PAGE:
Conclusion

Orthotic therapy (OT) presents medical practioneers with a safe and less painful non-invasive alternative to treat foot pain and resultant foot deformations from medical and traumatic conditions. Both custom-made orthoses and prefabricated orthoses are always a significant option in the treatment of foot problems. Orthotic therapy may require lengthy care under a qualified physiotherapist but is considerably less costly and life-stagnating than invasive options. Although few studies have been undertaken to verify the efficacy of orthoses in treating such problems their credibility arises from long years over which they have proved to significantly aid in relieving foot pain and better the lives of foot patients. This may even be the reason for little interest in research works pertaining to them. The application for OT is not generic as foot pain presents in different ways that may require unique orthotic devices and additional treatment measures such as drugs or surgery. Foot pain in children should be viewed from a different angle to that of adults. While adults foot problems can be attributed to natural degradation of the body, in children immature structures coupled with an active lifestyle is largely to blame. This difference calls for a special approach in the treatment and management of foot problems in both subjects.

References

Australian Institute of Health and Welfare. (2009). A picture of rheumatoid arthritis in Australia. Arthritis series no. 9. Cat. no. PHE 110. Canberra: AIHW. Web.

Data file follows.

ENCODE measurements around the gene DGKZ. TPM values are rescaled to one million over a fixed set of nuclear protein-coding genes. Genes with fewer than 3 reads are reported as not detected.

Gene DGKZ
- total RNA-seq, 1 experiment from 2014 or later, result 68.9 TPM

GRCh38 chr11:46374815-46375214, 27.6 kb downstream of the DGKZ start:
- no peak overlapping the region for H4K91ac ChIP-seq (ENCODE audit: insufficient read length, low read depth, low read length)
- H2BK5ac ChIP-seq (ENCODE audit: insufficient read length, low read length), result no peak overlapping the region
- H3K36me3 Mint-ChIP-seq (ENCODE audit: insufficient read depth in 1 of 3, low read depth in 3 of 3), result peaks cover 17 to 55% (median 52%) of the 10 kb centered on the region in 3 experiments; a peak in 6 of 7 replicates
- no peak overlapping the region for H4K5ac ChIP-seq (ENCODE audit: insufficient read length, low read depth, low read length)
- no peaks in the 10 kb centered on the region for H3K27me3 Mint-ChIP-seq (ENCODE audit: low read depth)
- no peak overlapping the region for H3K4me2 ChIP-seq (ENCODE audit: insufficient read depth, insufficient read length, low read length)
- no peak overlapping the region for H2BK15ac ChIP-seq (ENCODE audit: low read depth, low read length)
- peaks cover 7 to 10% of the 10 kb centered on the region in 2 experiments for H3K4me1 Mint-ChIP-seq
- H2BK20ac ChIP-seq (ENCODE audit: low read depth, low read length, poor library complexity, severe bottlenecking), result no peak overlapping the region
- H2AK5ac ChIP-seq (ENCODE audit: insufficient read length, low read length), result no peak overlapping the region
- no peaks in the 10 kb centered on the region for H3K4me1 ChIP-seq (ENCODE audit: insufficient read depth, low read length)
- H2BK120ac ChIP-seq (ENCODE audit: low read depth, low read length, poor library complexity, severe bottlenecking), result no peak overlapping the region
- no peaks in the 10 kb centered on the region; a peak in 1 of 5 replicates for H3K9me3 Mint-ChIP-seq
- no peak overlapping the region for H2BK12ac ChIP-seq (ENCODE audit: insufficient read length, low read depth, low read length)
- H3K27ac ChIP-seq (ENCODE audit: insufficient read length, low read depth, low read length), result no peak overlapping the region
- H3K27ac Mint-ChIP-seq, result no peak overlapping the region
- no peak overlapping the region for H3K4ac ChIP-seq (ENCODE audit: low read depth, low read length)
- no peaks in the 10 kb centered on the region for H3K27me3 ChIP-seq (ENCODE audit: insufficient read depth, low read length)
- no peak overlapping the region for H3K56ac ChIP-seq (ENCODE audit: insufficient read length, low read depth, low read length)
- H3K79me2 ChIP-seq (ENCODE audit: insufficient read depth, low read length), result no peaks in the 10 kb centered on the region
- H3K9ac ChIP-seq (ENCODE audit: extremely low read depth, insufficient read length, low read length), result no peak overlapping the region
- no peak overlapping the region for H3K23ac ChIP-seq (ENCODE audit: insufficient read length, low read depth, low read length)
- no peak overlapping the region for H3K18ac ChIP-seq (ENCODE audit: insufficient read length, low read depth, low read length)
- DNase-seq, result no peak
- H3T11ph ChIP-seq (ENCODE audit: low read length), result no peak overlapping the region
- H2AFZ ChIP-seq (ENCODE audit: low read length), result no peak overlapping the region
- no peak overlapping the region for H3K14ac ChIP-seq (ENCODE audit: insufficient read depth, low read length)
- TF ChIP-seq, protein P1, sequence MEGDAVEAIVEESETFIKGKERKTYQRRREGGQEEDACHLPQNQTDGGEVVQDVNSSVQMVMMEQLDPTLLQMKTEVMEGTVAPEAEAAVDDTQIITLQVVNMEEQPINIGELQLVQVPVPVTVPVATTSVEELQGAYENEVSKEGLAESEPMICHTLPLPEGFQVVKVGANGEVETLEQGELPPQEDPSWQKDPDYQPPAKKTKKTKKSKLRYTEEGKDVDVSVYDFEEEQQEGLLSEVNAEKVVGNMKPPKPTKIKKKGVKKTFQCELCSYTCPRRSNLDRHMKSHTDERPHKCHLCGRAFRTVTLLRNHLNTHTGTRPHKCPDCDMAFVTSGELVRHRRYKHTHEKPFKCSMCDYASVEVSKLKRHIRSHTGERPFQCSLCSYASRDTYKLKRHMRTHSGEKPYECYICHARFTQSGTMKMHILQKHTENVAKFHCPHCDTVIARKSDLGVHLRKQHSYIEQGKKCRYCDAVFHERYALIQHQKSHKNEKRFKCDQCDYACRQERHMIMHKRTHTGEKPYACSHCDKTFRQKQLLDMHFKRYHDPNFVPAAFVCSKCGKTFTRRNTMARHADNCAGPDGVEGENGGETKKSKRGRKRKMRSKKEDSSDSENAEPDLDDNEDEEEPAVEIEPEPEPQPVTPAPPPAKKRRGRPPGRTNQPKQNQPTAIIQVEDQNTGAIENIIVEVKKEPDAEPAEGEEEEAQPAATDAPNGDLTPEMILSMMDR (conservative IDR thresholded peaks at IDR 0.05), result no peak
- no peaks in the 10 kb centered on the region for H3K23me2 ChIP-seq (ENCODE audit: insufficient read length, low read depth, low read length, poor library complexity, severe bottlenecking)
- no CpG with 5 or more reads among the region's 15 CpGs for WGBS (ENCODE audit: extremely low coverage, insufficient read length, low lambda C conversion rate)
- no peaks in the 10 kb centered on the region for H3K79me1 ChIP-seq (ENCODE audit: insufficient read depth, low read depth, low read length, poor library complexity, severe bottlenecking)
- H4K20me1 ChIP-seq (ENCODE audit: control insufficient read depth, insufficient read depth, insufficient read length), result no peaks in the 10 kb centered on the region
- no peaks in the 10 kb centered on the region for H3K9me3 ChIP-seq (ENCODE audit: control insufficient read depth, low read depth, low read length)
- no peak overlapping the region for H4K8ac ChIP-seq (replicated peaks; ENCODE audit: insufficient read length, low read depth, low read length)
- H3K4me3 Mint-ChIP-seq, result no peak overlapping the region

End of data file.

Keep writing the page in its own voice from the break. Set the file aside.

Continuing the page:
Browner, B. J. (2003) Skeletal Trauma: Basic science, management and reconstruction. Amsterdam: Elsevier Health Sciences.

Center for Disease control and Prevention (CDC). (2010). Gout. Web.

Hawke, F., Burns, J., Radford, J & Du, V. T. (2008) Custom foot orthoses for treatment of foot pain. systematic review.146(6). Web.

Hill C, L., Gill, T.K., Menz., H.B., & Taylor, A.W. (2008)

Prevalence and correlates of foot pain in a population-based study: the North West Adelaide health study. Journal of Foot and Ankle Research 2008, 1(2). Web.

Houghton, K. M. (2008). Review for the generalist: evaluation of pediatric foot and ankle pain. Pediatric Rheumatology, 6(6). Web.

Kulig, K., Pomrantz, B.A, Burnfields, M.J, Reisch, S.F., Mais-Requejo, S., Thordarson, D.B & Smith, W.R. (2006) Non-operative management of posterior tibialis tendon dysfunction: design of a randomized clinical trial.

BMC Musculoskeletal Disorders, 7(49). Web.

Lotke, P. A. (2008). Lippincott’s Primary care orthopedic. Philadelphia: Lippincott Williams and Wilkins.

Parvizi, J. (2010). High yield orthopedics Amsterdam: Elsevier Health Sciences

Simon Harvey & David Zieve (2009). Foot pain_ introduction. Web.

Stein, M.C, Taylor, G & Taylor, M.G (2004).The Encyclopedia of Arthritis. New York: InfoBase Publishing.